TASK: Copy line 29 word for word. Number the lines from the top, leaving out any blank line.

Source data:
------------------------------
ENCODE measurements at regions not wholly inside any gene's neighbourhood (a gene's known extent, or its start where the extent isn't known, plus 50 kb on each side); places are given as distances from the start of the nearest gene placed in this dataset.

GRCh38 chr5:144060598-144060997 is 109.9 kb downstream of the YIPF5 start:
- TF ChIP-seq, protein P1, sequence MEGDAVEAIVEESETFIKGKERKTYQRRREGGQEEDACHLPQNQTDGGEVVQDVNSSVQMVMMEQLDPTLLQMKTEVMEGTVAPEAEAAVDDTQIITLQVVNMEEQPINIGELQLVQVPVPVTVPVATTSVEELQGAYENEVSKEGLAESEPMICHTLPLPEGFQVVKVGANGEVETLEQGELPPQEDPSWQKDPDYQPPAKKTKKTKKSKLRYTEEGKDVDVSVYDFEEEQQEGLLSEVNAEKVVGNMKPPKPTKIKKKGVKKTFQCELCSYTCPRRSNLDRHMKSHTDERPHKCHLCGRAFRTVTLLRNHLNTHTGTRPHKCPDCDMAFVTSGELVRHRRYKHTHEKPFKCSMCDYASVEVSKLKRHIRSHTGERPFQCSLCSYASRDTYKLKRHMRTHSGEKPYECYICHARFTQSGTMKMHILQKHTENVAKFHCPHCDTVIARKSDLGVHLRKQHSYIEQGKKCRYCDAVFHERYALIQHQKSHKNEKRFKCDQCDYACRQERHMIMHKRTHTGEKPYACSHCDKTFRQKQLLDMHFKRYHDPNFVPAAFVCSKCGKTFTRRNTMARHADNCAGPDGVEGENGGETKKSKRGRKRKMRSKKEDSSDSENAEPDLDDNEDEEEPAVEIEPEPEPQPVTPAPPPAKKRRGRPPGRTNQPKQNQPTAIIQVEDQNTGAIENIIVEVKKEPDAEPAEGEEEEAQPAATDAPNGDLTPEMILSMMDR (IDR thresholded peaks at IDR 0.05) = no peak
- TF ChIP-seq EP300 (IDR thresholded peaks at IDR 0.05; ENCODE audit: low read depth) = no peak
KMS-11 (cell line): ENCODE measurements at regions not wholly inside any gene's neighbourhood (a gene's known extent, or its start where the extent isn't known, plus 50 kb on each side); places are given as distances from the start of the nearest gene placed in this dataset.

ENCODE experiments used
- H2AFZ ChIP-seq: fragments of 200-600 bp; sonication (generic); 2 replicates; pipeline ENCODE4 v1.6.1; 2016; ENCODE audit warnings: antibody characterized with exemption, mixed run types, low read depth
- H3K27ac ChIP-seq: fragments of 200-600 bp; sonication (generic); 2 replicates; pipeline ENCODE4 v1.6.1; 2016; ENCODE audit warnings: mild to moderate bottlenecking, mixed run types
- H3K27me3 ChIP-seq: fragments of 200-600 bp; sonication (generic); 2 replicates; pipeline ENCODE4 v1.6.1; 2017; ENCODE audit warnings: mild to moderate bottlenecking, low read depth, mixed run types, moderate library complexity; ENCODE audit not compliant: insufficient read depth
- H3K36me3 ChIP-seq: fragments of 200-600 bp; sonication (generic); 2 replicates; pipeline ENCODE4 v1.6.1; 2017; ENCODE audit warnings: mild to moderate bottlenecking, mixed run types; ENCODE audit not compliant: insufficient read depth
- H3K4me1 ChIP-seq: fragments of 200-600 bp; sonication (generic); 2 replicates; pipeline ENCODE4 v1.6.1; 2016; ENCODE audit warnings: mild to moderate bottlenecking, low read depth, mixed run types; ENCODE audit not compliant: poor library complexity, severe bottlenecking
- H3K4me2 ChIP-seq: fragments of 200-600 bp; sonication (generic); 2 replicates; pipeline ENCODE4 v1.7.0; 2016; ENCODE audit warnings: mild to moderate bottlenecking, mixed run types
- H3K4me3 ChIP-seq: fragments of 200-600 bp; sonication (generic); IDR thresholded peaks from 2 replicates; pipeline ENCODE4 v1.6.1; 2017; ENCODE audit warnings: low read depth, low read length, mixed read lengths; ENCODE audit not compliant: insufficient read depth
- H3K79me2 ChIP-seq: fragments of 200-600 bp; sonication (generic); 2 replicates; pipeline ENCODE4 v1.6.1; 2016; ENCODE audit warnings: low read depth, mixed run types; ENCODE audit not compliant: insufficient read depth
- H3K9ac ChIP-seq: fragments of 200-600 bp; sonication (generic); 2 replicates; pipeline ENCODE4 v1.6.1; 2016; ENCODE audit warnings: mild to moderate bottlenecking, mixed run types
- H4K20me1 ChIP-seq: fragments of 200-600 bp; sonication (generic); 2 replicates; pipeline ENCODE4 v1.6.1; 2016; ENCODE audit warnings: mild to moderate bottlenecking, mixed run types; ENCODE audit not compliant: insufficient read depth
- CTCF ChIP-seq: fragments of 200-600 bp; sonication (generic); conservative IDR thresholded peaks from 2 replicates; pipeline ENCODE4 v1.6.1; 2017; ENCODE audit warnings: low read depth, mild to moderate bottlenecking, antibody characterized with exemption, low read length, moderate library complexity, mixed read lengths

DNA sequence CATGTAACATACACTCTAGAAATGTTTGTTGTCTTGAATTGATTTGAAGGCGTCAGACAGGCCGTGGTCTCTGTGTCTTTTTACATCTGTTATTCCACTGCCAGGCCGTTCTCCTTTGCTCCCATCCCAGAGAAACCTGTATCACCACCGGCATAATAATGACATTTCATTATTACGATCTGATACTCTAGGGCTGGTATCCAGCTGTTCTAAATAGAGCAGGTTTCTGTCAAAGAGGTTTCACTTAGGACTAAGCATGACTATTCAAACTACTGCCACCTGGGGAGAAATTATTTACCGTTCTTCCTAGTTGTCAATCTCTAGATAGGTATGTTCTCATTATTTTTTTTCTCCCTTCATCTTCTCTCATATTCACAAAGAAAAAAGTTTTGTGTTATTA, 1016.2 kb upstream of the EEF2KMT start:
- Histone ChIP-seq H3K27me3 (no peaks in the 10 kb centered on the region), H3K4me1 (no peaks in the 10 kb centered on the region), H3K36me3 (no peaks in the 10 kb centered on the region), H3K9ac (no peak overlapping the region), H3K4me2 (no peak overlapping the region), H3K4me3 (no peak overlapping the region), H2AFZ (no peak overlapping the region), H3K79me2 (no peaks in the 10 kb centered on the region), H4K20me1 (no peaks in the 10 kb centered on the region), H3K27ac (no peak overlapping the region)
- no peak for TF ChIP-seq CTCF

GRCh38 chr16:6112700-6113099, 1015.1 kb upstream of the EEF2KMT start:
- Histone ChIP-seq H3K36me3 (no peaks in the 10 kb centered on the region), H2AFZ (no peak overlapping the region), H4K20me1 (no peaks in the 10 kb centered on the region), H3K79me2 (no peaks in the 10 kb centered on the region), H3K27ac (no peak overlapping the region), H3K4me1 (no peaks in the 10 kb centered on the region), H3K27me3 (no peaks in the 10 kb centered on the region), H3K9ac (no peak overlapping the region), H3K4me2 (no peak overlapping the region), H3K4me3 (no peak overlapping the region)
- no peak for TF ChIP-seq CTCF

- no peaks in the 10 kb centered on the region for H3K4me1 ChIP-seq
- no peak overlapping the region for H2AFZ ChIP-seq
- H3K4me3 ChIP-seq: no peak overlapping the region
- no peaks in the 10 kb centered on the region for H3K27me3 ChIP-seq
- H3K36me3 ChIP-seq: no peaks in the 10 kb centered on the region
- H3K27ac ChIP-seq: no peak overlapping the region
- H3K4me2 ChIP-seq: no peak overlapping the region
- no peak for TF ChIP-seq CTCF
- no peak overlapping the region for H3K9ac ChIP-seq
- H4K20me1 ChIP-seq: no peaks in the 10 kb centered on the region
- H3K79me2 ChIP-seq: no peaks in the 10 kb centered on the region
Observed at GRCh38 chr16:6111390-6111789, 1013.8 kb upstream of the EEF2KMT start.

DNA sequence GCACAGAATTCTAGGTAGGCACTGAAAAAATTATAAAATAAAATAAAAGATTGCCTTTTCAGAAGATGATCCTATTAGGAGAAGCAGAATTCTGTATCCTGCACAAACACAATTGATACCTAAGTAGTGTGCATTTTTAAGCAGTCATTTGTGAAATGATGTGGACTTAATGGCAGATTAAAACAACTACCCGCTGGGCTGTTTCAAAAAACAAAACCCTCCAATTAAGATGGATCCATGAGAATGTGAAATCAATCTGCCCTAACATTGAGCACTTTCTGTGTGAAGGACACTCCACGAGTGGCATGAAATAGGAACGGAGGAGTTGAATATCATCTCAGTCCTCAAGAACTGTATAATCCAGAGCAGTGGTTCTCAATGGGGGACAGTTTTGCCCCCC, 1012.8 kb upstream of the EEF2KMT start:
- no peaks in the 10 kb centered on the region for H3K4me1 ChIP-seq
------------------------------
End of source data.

- H3K27ac ChIP-seq: no peak overlapping the region